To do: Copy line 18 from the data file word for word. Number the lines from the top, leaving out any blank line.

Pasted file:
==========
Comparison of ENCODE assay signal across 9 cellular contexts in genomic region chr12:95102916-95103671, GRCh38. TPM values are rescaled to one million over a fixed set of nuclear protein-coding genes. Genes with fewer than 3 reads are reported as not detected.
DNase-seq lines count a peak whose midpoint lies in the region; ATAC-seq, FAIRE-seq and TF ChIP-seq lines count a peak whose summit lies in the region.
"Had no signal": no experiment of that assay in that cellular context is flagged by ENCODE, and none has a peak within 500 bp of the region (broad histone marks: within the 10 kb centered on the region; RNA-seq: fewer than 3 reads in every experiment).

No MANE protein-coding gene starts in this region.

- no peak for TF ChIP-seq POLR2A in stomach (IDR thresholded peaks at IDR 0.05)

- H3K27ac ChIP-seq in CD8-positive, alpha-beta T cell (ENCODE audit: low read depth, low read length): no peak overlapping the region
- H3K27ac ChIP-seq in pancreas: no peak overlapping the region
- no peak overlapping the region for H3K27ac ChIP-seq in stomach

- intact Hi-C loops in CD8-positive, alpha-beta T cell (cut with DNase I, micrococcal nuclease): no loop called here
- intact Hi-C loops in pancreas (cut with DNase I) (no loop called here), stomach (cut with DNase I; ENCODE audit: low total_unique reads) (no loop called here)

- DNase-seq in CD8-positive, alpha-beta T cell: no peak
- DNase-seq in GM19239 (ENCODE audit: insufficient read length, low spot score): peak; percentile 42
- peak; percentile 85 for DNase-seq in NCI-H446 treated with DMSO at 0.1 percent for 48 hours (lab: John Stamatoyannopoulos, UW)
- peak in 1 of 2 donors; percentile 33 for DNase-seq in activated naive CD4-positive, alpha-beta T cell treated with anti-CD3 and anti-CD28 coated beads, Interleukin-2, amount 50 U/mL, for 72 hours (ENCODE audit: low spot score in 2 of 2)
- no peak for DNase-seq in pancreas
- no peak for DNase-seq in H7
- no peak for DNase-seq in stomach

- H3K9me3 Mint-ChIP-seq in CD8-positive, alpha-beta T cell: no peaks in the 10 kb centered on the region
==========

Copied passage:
- H3K9me3 Mint-ChIP-seq in CD8-positive, alpha-beta T cell: no peaks in the 10 kb centered on the region